Making It Home: Is Reality a Café or a Baseball Diamond, Part 2

As I continue to unfold my analogy of rounding the bases of a baseball diamond as a representation of  the logical steps one must proceed through to arrive at the correct religious position, please don’t misunderstand either this or my previous post. I’m not claiming to have proven anything yet.

Theoretically speaking, there might be no such thing as objective truth. Reason might not be able to reliably deduce anything. There might not be a Supreme Being like God. Christ might not be divine, but merely a man and no more. Or someone might accept the first point (the existence of objective truth), but not the second (the reliability of reason); or accept the first and second but not the third (the existence of God); or accept the first three but not the fourth (the deity of Christ).

logicsignI haven’t yet made arguments for any of the above. I’m simply sketching out the logical sequence in which those arguments need to be made, the order in which in fact they traditionally have been made. There’s no point, for example, in beginning by seeking to prove that Christ is God to someone who doesn’t believe that such a being as God exists. Likewise, there’s no point in arguing for the existence of God with someone who doesn’t believe in the validity of rational arguments, or believe in the existence of anything outside his or her own subjectivity.

womanshopping(I say “his or her” out of deference to the current craze for always insisting on inclusive language, but in my experience it’s only been males who fall for the easily-refuted — in fact self-refuting — delusion that there is no such thing as objective reality that exists outside of ourselves. Women tend to be much more intelligent and intuitive than men on this point, and all women automatically accept that a whole world of objective reality exists outside of themselves, which is why women go shopping.)

(For the demonstration that the denial of objective reality is self-refuting, see the next — forthcoming — post in this series, “Do You Object to Objective Truth?”)

So back to our now-familiar baseball analogy. If the case for Christianity as the true theism (which we’ll be making in upcoming posts) successfully convinces us, we’ve made it to second base. But just as when we previously arrived at first base, we discover that the game’s not over yet. Just as on first base, there’s a confusing cacophony of voices on second base, all claiming to represent the Christianity we’ve come expecting to embrace. There are Quakers and Baptists and Pentecostals and Methodists, independent fundamentalists and Congregationalists and Disciples of Christ, Lutherans and Presbyterians and Anglicans, Greek Orthodox and Russian Orthodox and Catholics — to say nothing of the relatively recently-minted Christian sects (most of them “made in the USA”): Jehovah’s Witnesses and Mormons and Seventh-Day Adventists and still others. What do we do with these conflicting claims?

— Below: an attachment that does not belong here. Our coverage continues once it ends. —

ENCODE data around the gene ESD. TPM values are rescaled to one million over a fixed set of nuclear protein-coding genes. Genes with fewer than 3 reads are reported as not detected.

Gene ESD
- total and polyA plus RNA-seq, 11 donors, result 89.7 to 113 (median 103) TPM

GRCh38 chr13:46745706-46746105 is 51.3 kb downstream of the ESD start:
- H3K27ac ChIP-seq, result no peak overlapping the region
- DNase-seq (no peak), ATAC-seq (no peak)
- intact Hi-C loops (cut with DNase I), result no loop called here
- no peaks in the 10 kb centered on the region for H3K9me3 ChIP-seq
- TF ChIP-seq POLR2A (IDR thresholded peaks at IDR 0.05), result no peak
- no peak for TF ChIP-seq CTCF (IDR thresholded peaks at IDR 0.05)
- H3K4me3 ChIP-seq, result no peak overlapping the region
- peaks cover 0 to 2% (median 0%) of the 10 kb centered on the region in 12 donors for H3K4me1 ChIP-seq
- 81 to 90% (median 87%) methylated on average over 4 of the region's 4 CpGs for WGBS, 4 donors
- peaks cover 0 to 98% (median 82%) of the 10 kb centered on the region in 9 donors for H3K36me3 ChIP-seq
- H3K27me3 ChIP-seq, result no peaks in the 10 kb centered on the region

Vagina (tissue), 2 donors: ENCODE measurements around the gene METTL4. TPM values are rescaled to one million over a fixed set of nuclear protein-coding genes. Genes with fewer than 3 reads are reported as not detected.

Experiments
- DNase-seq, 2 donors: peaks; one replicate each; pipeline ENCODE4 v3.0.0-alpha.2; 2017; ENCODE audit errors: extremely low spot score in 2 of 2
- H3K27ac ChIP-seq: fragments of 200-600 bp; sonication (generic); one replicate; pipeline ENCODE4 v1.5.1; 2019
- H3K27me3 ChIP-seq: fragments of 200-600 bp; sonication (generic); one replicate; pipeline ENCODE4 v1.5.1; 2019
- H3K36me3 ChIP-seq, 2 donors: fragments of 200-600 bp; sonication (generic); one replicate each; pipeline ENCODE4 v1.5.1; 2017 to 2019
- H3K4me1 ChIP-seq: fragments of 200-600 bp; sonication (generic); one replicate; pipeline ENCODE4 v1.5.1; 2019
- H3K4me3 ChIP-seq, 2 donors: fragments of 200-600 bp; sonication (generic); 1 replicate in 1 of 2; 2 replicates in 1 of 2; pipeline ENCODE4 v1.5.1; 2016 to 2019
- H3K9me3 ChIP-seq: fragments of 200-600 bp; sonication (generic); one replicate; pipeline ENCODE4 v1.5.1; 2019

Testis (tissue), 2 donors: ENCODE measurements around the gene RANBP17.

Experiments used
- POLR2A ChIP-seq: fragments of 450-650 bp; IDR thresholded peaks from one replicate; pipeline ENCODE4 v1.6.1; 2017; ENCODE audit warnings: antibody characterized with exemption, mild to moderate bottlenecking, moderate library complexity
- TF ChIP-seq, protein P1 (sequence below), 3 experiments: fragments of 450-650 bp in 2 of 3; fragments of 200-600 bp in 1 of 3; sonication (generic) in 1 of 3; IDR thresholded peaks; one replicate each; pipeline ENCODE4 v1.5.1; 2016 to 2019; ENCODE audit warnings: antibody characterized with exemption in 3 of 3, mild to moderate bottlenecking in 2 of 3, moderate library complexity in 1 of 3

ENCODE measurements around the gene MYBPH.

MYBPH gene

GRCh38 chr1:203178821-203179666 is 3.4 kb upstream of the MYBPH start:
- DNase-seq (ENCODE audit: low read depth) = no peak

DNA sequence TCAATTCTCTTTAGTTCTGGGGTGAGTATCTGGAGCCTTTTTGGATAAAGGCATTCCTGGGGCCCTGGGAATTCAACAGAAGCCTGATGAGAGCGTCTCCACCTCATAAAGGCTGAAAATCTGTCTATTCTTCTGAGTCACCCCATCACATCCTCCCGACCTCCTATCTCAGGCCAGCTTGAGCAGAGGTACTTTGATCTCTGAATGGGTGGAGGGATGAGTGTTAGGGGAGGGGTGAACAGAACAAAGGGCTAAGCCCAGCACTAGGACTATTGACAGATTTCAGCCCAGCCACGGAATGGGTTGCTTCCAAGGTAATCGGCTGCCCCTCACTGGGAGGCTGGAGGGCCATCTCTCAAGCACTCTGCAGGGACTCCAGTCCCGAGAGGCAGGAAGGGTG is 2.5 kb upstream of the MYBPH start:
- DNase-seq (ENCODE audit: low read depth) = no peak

scrollOne obvious approach would be to study the original “founding documents” of Christianity (the books making up the New Testament), and perhaps the writings of the early Christians who received, reflected on, and taught the New Testament (the men we call the “early Church Fathers”), to ascertain what they believed. One would want to know what original Christianity looked like, and when and where other forms began to diverge from the original article — began to stray from the “straight and narrow” way.

Protestantism (in its tens of thousands of varieties) claims that Catholicism (in the West) and Eastern Orthodoxy (in the East) represent this gradual divergence from the original Faith, until having crossed a line they collapsed into a contaminated mess of medieval superstition that was no longer faithful to Scripture, and that Protestantism was, beginning 500 years ago, a recovery of the pristine  purity of the gospel (the “good news” of the Christian message), which obliged it to break away from the rottenness of Roman Catholicism in the Western Church.

That’s a position I well understand, having held it with fierce conviction for 14 years, from the age of 14 to the age of 28. (The first 14 years of my life I was raised in, and professed, no form of Christianity, either Protestant or Catholic, or any other religious faith, for that matter.) When I became a fervent Protestant as a freshman in high school, I discovered and made my own the attitude toward Roman Catholicism expressed by the original Protestant Reformers: Luther, Calvin, Zwingli, Thomas Cranmer, and others.

Catholics, of course, take a very different view of the matter. (To be continued)